Aside from lack of proper accreditation, TEFL courses offered on coupon/deal sites almost always won’t have a qualified and experienced ESL professional on-hand to evaluate assignments (and probably won’t have assignments to begin with). Why is this important?

The whole point of even taking a course is to learn a skill. Because teaching English to ESL learners is a hands-on skill, you want someone with experience to provide you feedback that can help you start your career on the right track, to let you know what aspects of your teaching skills are strong and which ones you need to improve.

In our experience, we’ve found the low-end TEFL courses you see on coupon/deal sites to be disingenuous about their pricing. Many of them sell their courses at $20 – $50, with a 60-day window to complete the course. Then they attempt to upsell you with offers to extend your time to complete the course for $99. If you go down this route, you will have paid up to $150 for a TEFL certification. Ultimately, this is not the $20 deal you thought you got.

Can you get a job with a low end TEFL certification? Sure. Can you get one anywhere, particularly with high-paying employers? Unlikely.

Affiliate Sites and Blog Reviews

Many sites and blogs exist to earn commissions for products and services they promote, and one of the ways a site or blog can promote a product or service is by publishing a review. (We’re no exception here.)

So the question begs: how can someone who earns a referral commission from a product or service write an unbiased review? To answer that question, let’s make two assumptions:

  • There is no such thing as an unbiased review.
  • The only reviews actually worth trusting are ones in which the blogger has actually trialed the product or service.

Unfortunately, not everyone who publishes reviews online has tested the product or service they are reviewing. So, the real consideration you should be making is not whether the reviewer earns a commission for referring you to a product or service through a review; instead, whether the reviewer has actually used the product or service, and is recommending it because after trialing it, the blogger believes in it.

There isn’t anything inherently wrong with recommending something you get paid to recommend. If you worked in an Apple Store and earn money recommending Apple products, that makes you biased towards Apple products, of course. But if you also use and like Apple products, is there something wrong with also recommending them and earning an income as well? We don’t think so.

What we do think is wrong is people publishing bogus reviews for the sake of earning an income from a product or service they have never used, and will never purchase.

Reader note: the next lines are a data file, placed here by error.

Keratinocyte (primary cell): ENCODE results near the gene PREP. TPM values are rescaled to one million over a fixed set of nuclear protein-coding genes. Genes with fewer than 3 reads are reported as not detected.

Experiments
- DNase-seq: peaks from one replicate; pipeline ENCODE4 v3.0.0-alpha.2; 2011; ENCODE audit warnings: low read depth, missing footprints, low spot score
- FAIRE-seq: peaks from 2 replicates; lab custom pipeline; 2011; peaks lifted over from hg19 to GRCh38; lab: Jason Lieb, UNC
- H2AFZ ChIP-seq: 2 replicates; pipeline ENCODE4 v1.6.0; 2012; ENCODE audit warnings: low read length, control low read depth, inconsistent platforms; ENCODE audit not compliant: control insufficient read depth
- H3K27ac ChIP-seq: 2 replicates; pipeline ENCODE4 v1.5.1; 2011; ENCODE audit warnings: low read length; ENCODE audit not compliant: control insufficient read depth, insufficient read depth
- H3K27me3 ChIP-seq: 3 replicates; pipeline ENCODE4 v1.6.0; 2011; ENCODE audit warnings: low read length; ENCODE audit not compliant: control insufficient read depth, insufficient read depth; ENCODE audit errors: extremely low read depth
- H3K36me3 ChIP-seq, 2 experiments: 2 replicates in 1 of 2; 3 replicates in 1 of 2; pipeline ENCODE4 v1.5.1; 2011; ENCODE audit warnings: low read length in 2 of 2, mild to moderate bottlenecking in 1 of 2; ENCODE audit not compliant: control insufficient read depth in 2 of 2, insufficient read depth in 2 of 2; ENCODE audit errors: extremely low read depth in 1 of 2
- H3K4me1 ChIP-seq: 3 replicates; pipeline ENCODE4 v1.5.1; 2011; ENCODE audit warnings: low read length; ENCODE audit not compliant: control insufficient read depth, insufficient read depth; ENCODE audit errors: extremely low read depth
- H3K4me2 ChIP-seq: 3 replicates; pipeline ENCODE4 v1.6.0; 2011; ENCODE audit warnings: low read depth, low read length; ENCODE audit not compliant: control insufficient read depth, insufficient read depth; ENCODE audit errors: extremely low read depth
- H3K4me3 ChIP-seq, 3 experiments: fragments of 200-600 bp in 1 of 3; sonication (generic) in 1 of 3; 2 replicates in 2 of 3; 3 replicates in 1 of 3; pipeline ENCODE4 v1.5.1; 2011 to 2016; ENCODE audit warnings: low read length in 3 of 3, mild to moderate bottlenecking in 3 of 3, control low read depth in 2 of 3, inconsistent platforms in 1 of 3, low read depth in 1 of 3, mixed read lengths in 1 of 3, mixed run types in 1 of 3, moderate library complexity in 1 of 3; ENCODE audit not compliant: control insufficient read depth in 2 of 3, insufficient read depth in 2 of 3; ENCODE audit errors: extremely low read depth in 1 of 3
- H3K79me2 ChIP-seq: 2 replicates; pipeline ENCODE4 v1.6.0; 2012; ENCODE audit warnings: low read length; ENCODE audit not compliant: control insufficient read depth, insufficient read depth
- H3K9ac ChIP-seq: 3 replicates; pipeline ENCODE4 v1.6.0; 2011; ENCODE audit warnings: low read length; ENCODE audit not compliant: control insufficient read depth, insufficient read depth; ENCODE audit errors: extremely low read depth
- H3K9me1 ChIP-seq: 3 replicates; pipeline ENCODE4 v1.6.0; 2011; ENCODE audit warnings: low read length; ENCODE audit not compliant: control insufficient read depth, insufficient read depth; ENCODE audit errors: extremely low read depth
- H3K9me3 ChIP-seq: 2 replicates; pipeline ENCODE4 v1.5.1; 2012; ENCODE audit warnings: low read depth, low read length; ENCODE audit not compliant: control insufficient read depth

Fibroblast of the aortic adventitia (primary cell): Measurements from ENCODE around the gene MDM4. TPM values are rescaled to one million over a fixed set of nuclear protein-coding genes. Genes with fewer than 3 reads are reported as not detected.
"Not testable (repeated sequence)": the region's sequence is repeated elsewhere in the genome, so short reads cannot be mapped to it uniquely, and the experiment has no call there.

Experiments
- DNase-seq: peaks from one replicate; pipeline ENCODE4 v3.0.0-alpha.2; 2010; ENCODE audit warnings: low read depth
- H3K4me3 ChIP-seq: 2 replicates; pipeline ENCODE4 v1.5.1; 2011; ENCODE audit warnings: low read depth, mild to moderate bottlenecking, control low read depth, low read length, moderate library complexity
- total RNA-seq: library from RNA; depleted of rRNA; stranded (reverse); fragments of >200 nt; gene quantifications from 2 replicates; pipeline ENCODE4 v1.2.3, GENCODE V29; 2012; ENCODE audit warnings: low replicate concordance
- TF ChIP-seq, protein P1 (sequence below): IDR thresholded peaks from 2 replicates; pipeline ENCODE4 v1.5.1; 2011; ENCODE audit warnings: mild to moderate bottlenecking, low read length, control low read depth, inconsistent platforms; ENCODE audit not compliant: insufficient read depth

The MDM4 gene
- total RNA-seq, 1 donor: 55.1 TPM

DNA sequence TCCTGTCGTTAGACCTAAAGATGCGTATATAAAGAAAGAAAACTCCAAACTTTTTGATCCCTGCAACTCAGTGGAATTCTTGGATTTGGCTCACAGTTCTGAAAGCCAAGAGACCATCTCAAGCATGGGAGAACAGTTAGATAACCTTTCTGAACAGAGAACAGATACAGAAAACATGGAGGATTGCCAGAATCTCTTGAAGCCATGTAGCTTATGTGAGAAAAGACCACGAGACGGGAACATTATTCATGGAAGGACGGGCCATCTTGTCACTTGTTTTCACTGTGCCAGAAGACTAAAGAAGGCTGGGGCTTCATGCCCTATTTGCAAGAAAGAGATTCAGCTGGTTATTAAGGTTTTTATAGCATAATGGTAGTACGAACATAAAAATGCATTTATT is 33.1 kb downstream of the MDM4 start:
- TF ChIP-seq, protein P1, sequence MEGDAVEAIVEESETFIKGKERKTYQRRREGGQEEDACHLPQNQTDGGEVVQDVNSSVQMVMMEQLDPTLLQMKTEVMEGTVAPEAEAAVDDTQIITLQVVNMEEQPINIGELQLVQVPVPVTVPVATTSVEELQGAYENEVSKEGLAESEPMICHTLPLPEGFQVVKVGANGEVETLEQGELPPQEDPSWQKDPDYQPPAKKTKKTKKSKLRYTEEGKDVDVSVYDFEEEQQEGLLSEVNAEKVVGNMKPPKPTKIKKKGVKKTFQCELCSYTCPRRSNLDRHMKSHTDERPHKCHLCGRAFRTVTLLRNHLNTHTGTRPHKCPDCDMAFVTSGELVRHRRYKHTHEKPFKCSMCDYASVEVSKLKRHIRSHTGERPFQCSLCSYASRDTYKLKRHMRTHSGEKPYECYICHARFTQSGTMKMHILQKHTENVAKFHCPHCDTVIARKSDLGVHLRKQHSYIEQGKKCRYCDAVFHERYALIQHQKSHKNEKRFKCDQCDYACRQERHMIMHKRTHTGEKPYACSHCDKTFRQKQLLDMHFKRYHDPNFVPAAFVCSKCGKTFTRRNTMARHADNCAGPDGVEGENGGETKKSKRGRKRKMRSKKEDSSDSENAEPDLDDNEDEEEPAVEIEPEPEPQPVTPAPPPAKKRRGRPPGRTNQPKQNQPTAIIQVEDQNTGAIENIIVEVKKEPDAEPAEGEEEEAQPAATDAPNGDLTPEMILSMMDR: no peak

Here at JimmyESL, we audited every TEFL certification ourselves before we recommend it. We are TEFL certified and experienced ESL teachers, so we feel we are more than adequately qualified to assess the quality of a TEFL course.

TEFL Academy Certificate
My Certificate of Completion for the TEFL Academy course.

More importantly, our emphasis is and will always be on reviewing and recommending TEFL courses that have earned legitimacy through a government-regulated accreditation. As long as there is no industry-wide accrediting body for TEFL qualifications, we are only interested in reviewing and recommending accredited TEFL providers with government-regulated accreditations.

So if you are searching for and checking TEFL course reviews on blogs, you should be skeptical of TEFL reviews (including ones we publish). Check that the reviewer has personally audited the TEFL course.

Because you can’t be 100% sure someone who claims to have audited a course has actually done so, you can also request TEFL providers you are considering to give you restricted access to the course, or to speak to graduates about their experience.

Wrapping Up: Beware Fake TEFL Reviews

The world of e-commerce and online marketing is highly competitive, and online reviews are one of several ways companies try to gain an edge to earn credibility with consumers.

This is true for TEFL certification courses, too. Unfortunately, there is no shortage of fake TEFL reviews online, so it is important to know how to separate the wheat from the chaff.

Fortunately, we’ve already done the heavy lifting for you. We only recommend TEFL certification providers with UK and US government-regulated accreditations whose courses we’ve actually reviewed and tested ourselves.